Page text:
Best Best & Krieger is pleased to announce that Tillman (Tim) L. Lay joined the firm on June 1 as a partner in the Telecommunications and Municipal Law practice groups. Lay will serve his national client base from the firm’s Washington, D.C. office. He joins BB&K from Spiegel & McDiarmid LLP.
“We are pleased and excited to welcome Tim to BB&K,” said Scott Campbell, who leads the firm’s Municipal Law practice group. “He is a prolific practitioner with a remarkable understanding of the telecommunications challenges local governments face today, and a track record of transformative successes in the industry. I look forward to working with and introducing our clients and colleagues to Tim.”
Lay has more than 35 years of experience handling complex and sometimes litigious telecommunications matters. He has represented clients—largely local governments and municipalities across the nation—on broadband, cable, wireless, broadcast, right-of-way franchising and other communications law-related issues before the FCC, federal courts, Congress and the U.S. Department of Justice. In addition to communications law issues, Lay has noted experience representing clients in tax, land use, utility and constitutional law matters before federal courts and administrative agencies.
“It is a privilege to join BB&K’s nationally respected and accomplished Telecommunications practice,” Lay said. “I applaud BB&K’s team for their many successes on behalf of municipalities, including, most recently, the firm’s success in advocating for beneficial changes to the NTIA’s Final Rule governing implementation of the American Rescue Plan Act’s broadband and local government grant programs. I look forward to taking this next step in my professional journey with BB&K.”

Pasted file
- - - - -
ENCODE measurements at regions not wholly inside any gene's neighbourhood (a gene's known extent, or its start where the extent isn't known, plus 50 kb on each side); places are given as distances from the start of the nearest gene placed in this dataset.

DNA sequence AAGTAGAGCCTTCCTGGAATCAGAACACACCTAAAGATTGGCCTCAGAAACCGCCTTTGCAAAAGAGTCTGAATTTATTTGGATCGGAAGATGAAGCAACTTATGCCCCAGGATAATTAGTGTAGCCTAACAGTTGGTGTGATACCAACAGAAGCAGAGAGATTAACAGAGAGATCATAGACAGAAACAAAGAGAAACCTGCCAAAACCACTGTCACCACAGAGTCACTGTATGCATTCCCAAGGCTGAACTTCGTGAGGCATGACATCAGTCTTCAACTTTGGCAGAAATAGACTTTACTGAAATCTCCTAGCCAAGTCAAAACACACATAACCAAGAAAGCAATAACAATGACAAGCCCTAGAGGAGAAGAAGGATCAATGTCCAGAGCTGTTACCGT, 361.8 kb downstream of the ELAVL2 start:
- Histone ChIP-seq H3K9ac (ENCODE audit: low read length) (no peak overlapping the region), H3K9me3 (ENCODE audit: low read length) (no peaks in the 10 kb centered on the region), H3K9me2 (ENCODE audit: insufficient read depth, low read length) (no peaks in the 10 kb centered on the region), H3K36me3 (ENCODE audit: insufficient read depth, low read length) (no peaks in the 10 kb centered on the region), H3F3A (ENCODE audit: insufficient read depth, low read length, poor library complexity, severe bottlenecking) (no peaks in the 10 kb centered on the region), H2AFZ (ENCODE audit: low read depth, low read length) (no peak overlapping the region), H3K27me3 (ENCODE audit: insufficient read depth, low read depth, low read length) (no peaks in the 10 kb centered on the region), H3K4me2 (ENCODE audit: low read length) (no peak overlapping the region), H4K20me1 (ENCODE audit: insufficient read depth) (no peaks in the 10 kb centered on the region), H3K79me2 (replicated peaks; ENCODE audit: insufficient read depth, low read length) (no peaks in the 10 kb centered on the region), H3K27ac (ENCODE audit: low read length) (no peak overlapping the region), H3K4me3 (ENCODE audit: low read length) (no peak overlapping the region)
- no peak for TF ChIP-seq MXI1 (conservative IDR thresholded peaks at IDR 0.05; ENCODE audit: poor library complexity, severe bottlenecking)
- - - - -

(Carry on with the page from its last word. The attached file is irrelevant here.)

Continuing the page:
Lay advises on a full scope of telecommunications issues, from contract negotiations and regulatory advice matters to small cell right-of-way placement disputes, cell site zoning issues and broadcast channel carriage rights. Additionally, he spends significant time advising and strategizing with local governments on a prominent local government revenue-raising dilemma: the eroding cable television and telecommunications fee and tax revenue base.
Lay is admitted to practice before the U.S. Supreme Court; U.S. Courts of Appeals for the District of Columbia, First, Second, Fourth, Fifth, Sixth, Ninth, Tenth and Eleventh circuits; and the U.S. District Court for the District of Columbia.